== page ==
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God's Free Gift

Christianity >> Lone Ranger Mentality

Christians by nature must act as part of a community -- no Lone Rangers. The trouble is, this is against our nature.


Most of you who have spent much time on this site know that I have suffered through two back operations as part of an attempt to overcome a variety of different pains. The started in my back, legs and feet and the first operation was designed to relieve these pains. In fact, it was successful and accomplished just that. However, I awoke with a new set of pain in my rump, groin, and foot -- all on the right side.

After tw and a half years of pills, needles, a variety of therapies, including some of the holistic approaches, I underwent a second surgery that so far has only marginally helped.

This leaves me in an odd position.  I cannot sit more than twenty-to-thrity minues without pain. Once the pain comes it takes a day or more to get it back under control. I have lost a lot of stamina, so if I stand too long I wear out. I take a variety of pain medicines to control the pain and at times they put me in places where I cannot focus. I become moody, irritable, and so forth.

My story is not different than anyone else's who suffers from chronic pain. I use a variety of approaches to my days in an effort not to succomb to the pain and pills. For example, I have a huge stack of books by my side and read based upon mood -- commentaires, geek books, occasional non-fictiion, and every once in awhile a novel.

The novels are hard to judge -- bad language, bad scenes. My favorite has always been action adventure, but that means bad morals as even the good guys shoot people.  I am just finishing one that has a reasonable story line, but irritates me. 

I understnd the basic formula behind these adventures.  Probably you do too. The hero may or may not be a true hero ("James Bond"). He will make mistakes that eventually work to his benefit. He gets in over his head. And, in the end, he wins the battle.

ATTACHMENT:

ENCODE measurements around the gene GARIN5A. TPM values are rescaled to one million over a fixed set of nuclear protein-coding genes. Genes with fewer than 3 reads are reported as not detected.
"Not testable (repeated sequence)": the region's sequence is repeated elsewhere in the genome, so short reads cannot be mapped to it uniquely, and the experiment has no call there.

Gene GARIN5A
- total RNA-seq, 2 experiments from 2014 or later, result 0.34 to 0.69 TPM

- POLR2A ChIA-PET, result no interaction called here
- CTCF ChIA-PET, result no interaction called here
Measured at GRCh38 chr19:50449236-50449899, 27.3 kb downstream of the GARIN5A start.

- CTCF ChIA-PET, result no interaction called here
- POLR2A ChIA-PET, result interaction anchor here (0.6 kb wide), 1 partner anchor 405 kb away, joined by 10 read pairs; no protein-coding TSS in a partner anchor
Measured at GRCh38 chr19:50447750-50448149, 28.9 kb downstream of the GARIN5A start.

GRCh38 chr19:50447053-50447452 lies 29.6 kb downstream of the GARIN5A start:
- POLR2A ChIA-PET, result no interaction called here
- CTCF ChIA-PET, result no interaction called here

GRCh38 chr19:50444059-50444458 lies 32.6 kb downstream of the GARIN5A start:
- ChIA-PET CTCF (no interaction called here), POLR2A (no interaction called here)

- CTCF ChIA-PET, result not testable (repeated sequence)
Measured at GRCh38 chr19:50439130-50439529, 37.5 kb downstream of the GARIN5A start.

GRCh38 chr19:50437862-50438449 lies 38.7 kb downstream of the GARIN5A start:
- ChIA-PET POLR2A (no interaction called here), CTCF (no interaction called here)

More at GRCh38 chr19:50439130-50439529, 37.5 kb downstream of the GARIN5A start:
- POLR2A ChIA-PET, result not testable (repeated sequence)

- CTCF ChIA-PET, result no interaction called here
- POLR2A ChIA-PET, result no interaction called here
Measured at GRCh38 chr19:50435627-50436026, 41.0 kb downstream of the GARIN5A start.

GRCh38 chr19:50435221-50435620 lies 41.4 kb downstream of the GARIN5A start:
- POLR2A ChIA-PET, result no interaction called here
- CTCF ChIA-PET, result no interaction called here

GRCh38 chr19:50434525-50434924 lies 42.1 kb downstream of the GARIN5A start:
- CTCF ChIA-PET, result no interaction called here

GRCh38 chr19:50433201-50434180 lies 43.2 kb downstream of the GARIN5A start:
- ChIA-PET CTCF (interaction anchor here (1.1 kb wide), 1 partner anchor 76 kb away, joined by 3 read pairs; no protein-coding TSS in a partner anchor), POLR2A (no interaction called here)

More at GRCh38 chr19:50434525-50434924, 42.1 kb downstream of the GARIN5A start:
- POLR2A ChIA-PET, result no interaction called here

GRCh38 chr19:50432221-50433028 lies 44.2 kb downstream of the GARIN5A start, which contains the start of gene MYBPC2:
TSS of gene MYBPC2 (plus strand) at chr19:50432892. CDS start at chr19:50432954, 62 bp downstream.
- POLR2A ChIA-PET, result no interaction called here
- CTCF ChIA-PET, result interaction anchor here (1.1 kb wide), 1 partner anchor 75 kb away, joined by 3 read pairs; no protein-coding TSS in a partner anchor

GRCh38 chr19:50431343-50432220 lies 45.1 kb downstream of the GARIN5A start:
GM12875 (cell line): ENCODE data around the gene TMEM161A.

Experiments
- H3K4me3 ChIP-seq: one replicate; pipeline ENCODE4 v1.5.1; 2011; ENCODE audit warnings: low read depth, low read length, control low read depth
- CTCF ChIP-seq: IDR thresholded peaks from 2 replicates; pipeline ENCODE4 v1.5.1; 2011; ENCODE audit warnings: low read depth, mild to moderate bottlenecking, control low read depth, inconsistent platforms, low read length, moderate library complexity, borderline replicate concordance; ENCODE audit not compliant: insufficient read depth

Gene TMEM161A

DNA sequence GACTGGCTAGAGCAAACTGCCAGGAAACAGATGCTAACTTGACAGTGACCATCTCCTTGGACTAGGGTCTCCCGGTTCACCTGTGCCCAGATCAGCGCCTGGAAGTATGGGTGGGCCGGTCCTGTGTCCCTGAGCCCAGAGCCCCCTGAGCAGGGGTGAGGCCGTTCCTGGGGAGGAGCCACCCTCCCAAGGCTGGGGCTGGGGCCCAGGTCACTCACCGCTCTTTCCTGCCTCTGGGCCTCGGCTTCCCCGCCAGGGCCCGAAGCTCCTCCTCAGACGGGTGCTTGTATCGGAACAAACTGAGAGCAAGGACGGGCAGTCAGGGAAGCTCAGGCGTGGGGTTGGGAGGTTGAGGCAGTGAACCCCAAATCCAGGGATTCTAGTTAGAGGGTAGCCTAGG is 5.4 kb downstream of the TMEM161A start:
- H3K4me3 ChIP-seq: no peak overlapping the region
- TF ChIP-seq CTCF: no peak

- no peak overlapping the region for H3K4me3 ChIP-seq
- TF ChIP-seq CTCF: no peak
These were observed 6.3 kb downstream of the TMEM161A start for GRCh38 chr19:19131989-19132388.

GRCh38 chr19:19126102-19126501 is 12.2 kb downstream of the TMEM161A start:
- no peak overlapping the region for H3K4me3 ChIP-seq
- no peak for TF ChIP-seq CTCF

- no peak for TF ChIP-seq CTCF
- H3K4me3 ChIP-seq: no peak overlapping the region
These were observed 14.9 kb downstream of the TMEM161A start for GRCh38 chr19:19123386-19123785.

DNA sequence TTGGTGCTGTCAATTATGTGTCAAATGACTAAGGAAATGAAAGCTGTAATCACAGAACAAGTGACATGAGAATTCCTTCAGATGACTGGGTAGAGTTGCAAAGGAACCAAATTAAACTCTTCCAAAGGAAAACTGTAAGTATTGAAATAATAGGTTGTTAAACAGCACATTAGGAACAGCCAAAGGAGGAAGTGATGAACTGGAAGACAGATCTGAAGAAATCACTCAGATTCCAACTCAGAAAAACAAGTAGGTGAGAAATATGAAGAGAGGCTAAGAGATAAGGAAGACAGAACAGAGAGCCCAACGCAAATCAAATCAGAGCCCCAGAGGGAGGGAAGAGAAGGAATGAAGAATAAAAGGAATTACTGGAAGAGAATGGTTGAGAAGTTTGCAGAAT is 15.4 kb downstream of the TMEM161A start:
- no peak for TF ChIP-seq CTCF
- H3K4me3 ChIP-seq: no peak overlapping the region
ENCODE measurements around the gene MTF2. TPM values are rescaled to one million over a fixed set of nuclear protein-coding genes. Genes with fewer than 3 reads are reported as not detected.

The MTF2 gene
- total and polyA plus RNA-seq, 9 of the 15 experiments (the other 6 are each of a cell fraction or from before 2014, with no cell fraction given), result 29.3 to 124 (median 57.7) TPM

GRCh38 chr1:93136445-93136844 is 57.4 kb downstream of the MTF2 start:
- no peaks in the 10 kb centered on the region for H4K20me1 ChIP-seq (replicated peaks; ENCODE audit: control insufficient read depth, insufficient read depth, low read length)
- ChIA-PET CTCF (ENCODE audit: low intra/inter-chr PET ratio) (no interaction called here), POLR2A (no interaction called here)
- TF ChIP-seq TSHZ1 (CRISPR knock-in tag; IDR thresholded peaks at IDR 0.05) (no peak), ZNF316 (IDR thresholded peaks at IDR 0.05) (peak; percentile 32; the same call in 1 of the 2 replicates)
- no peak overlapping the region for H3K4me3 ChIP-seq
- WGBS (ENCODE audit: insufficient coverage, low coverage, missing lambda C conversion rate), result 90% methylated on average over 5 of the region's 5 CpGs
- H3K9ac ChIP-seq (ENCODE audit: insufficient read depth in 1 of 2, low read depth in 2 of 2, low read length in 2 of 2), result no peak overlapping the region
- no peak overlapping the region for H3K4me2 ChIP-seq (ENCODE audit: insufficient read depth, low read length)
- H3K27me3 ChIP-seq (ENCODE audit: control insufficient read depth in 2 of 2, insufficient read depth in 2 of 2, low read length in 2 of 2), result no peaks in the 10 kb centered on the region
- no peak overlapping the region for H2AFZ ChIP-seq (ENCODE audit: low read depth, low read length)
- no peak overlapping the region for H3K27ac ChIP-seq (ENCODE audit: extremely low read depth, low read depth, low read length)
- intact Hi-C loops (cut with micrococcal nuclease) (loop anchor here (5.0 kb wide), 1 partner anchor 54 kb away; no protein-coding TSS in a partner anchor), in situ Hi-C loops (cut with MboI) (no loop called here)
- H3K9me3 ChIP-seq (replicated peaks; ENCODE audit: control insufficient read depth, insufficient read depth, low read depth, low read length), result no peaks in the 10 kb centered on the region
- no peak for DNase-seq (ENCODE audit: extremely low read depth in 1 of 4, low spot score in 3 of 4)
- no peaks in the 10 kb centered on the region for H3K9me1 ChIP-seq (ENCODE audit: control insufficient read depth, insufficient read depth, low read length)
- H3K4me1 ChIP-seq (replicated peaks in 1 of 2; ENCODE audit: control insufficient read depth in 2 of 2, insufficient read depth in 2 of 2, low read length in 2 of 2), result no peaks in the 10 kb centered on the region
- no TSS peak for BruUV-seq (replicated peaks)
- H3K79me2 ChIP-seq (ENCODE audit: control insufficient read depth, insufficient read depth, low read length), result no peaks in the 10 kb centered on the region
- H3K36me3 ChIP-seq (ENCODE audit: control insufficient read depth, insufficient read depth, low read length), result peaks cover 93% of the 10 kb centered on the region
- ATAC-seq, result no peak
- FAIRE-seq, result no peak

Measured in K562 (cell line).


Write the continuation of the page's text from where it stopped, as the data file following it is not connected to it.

In this particular story, the hero is a geek in charge of a geek squad, only they venture out into the real world away from virtual reality and end up getting shot at and beat up. Still, the hero fails to call in help from those who can handle the firearms because, after all, he is the hero. There is a team out there somewhere beyond the next page ready to help, but they never arrive in time since no one sends out the SOS signla soon enough.

This is our national mentality. We have all been brought up on the idea that it is an idividual battle and if we do not win the battle ourselves, we are, if not faiures, at least not the hero.  While we play team sports and work in companies that promote team play, the game is still won by the individual.

This is a huge comparison to Christianity. There is only one hero in our faith -- Jesus Christ. Everyone else is just some part of a huge body. We each have a role to play within the body, but the body itself will not function without all of us. There is no function labeled hero. Paul makes this point with great clairty in 1 Corinthians 12.  The little toe, the eye, the hand, the brain, and everything in-between are all interconnected. The brain may have great thoughts, but without the mouth and / or hands to convey those thoughts, they are useless.

The trouble is, we do not act this way. We all still want to be Lone Rangers. We want to win the most souls to Christ. We want to run the project on our own. We want to be the hero. When we approach the faith in this fashion, we end up in situations like the heros of the novels. We end up over our heads and have to sit back and ask for help. Since we should have asked in the first place, this makes us feel embarrassed and out of control. If only we took to heart the concep that we are a body and planned our moves in this fashion.

Then maybe our minstries would be more fulfilling and our fruits more productive.

Just a thought.

Jim A

 

Posted On: 2006-06-27 16:26:40 || Comments (0 ) || Add a Comment
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